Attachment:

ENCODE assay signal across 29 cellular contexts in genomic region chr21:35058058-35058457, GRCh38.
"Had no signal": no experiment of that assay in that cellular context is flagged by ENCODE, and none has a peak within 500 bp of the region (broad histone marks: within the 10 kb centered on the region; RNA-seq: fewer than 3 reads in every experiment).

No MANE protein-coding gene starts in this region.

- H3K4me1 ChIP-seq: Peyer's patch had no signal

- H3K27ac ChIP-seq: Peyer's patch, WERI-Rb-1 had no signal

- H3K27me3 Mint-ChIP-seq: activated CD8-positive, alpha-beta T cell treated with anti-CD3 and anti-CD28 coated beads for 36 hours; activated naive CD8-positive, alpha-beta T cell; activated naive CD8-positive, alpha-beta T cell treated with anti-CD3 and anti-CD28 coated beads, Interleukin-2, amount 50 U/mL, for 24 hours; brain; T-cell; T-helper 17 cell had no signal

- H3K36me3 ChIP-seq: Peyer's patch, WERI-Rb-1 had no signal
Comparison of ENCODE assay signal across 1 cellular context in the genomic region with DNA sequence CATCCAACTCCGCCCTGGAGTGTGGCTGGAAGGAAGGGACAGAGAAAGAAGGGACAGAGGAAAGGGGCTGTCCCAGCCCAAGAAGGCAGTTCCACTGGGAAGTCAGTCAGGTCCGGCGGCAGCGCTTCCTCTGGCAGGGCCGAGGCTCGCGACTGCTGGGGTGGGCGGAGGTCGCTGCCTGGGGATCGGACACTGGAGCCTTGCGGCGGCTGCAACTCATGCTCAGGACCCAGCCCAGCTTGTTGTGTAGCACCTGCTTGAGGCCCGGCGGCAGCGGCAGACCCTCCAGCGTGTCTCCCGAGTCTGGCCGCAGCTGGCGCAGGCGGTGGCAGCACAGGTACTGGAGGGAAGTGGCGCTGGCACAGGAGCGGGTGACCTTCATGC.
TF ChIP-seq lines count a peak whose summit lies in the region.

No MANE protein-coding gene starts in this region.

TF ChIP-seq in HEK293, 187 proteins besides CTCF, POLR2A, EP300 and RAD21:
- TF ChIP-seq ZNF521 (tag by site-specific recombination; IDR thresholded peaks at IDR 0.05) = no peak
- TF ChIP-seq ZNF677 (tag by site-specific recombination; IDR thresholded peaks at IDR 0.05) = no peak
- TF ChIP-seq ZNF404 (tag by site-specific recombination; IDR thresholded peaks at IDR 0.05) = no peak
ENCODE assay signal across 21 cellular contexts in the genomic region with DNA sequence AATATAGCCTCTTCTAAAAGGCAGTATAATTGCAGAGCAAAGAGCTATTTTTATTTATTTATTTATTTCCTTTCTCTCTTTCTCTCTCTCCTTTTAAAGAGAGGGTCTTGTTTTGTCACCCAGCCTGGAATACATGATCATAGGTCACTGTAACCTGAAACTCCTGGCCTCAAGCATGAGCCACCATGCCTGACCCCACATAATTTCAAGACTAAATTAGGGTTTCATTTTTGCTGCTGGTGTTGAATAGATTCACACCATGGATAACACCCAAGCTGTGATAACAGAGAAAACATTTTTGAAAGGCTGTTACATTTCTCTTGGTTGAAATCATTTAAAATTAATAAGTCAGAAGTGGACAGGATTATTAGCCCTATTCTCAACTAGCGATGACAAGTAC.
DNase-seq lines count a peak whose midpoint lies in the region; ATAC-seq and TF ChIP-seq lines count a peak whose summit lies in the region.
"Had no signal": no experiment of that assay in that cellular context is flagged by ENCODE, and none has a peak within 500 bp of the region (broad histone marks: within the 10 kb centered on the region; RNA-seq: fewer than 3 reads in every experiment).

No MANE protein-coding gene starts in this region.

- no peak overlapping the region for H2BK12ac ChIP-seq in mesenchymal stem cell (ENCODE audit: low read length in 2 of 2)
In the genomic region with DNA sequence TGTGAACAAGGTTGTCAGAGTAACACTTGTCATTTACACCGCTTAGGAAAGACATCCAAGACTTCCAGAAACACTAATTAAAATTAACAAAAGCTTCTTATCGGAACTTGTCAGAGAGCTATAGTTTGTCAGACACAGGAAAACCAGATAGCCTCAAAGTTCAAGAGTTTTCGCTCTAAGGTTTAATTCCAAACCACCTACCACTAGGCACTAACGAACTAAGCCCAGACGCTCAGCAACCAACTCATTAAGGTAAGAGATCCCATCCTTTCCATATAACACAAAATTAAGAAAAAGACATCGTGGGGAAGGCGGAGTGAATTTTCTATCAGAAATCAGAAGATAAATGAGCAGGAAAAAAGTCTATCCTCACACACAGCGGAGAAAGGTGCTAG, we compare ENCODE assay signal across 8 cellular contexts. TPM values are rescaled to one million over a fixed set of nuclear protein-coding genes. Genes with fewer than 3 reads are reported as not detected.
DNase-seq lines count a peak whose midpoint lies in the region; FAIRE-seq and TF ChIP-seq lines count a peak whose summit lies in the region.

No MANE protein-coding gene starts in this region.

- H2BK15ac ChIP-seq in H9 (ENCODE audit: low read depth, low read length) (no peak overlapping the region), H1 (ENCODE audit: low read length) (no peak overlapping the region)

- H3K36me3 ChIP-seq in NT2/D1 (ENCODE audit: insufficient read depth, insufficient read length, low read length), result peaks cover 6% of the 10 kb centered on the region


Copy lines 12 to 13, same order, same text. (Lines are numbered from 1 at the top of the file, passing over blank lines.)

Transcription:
- TF ChIP-seq ZNF521 (tag by site-specific recombination; IDR thresholded peaks at IDR 0.05) = no peak
- TF ChIP-seq ZNF677 (tag by site-specific recombination; IDR thresholded peaks at IDR 0.05) = no peak